What’s the most powerful money move you can make?

Get Intentional!

Let’s begin with an exercise. Imagine you enter a dark room. The door closes behind you, and you’re handed a bow and arrow. Your instructions?

Hit the bullseye.

Ready! Aim! Fire!

What are the chances you’ll hit the bullseye in this dark room? Pretty low. But, if someone turned on the light, you’d see the target on the wall to the left of you, and you’d be more likely to hit the bullseye–or at least get closer to it.

Getting intentional

in your financial life is

“turning on the light”

so you can clearly see

the life you’re building.

We use the word “goals,” a lot in the world of finance.

When I talk to a new client, they often share goals like being prepared for retirement, funding their child’s college education, and buying a house. On the surface, many of our goals are similar, and it is important to match numbers to those goals–how much do you need to save by your desired retirement age to fund your retirement? How much do you need to set aside monthly for a down payment on a home or for your child’s college education? These are standard questions to answer in a financial planning engagement.

But goals are also qualitative. Each of us envisions these goals differently. What does a “secure retirement” mean? Does it mean flexible time near home to volunteer in the community? Does it involve world travel? Or more quiet time at home? And, why wait until retirement to begin making this vision a reality?

Often, we don’t make active and targeted steps forward because we’re mis-allocating each of our limited resources–only one of which is money. Every decision we make involves an allocation of

Time, Energy, and Money

Because these resources are limited, these decisions often involve a trade off between the three. For example, I choose to spend my time and energy on my yard work, partly because I enjoy it and partly because I don’t want to spend my money on having someone else do it.

To save this money, I spend my time and energy working in my yard. Someone else might prefer to spend money on this task so that they allocate the time and energy to something they find more productive or fulfilling.

The key is to intentionally allocate your time, energy, and money so you’re actively crafting the outcome.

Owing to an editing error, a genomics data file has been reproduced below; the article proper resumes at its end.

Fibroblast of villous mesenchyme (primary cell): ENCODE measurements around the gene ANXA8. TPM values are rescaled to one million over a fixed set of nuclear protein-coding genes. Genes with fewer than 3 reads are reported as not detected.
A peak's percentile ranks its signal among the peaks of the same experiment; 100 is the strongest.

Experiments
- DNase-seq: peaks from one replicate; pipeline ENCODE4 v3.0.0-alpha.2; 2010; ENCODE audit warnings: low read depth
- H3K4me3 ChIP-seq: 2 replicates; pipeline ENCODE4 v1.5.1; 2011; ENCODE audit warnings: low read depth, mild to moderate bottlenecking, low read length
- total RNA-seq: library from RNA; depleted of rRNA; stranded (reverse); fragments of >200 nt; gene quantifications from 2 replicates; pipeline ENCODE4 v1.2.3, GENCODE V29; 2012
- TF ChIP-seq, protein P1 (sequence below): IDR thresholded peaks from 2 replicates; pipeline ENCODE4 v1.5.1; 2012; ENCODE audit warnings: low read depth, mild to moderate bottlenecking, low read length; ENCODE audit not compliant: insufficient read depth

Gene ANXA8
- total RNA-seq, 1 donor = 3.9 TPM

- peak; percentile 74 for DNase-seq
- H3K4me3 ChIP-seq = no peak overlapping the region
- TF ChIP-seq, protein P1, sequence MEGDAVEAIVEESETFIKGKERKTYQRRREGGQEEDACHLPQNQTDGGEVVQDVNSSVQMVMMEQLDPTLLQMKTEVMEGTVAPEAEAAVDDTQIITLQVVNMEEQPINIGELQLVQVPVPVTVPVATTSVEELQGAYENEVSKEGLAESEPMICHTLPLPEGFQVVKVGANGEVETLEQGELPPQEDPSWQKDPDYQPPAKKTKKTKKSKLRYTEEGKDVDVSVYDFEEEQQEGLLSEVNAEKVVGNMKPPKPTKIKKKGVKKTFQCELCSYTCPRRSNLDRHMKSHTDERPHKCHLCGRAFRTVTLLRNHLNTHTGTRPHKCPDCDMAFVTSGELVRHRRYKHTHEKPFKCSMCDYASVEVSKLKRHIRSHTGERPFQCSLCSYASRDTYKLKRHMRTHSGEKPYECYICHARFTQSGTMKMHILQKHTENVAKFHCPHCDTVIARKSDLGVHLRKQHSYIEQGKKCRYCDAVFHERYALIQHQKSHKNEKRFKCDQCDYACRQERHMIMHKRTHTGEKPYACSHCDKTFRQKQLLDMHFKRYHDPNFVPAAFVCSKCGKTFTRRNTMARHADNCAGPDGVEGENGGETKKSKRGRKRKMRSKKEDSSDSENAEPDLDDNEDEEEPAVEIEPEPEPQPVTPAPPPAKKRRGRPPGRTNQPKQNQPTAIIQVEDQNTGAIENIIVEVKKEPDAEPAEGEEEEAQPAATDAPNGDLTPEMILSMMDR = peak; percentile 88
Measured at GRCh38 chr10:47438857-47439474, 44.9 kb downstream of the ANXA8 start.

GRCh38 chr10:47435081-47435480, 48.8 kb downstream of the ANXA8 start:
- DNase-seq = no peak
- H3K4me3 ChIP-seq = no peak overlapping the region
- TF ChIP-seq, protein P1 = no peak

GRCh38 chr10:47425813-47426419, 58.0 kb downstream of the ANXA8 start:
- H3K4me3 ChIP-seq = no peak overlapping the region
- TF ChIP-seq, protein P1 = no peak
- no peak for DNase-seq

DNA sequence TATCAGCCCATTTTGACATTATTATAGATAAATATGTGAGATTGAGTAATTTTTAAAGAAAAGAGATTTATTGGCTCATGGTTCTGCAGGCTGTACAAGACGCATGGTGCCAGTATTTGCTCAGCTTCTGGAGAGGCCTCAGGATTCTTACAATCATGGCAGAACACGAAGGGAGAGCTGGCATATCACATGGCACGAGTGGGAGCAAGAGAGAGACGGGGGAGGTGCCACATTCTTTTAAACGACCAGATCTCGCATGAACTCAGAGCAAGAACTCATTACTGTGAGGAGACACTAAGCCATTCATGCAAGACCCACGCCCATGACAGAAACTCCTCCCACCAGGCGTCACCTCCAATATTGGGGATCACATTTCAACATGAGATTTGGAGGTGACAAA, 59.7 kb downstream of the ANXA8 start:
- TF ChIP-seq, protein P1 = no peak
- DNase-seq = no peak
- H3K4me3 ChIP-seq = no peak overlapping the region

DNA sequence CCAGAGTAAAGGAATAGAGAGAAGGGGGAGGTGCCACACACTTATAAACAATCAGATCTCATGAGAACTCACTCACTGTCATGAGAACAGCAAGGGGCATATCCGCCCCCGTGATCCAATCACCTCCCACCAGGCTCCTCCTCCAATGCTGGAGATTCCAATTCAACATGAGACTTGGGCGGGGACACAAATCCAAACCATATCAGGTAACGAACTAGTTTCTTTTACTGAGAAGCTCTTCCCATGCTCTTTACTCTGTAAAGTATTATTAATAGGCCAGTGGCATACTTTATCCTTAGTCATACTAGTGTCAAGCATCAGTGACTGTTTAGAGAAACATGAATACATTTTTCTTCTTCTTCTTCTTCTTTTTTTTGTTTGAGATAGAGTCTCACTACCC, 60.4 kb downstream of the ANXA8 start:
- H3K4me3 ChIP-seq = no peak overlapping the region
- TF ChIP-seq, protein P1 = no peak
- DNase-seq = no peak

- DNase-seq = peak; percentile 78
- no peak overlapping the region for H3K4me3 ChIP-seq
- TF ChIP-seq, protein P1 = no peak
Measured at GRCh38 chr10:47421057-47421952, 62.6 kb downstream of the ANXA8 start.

Here’s how you do that:

Identify your “Why.”

Your “Why” is driven by your values. Working toward goals supported by your values, increases fulfillment and the likelihood you’ll achieve those goals. In the upcoming weeks, we’ll share with you how to identify your “why.”

Create a clear vision.

Use the knowledge of your values to develop a clear vision of your fulfilling life–both today and in the future.

Revisit your vision regularly.

On a weekly or monthly basis, revisit your vision. Opportunities will come your way, with a clear vision, you’ll recognize those that move you closer to your goals. And, you’ll capitalize on those opportunities. You’ll also recognize which opportunities take you away from your vision, and you’ll become more likely to pass those by. Over time, you will increasingly allocate your time, energy, and money toward your life vision.

Getting intentional is the most powerful money move you can make.

As you gain clarity on your values and your vision, you’ll create goals that align. You’ll capture opportunities that manifest that vision. And, you’ll stop allocating your time, energy, and money to activities that detract from what fulfills you. These drivers will increase your financial success and ensure that you’re not just building a secure future, but also happiness and fulfillment.

In our next 2 blogs, we’ll share more detailed guidance on how to get intentional through activities such as the “20 Life Goals” concept and “Identifying Your ‘Why.’”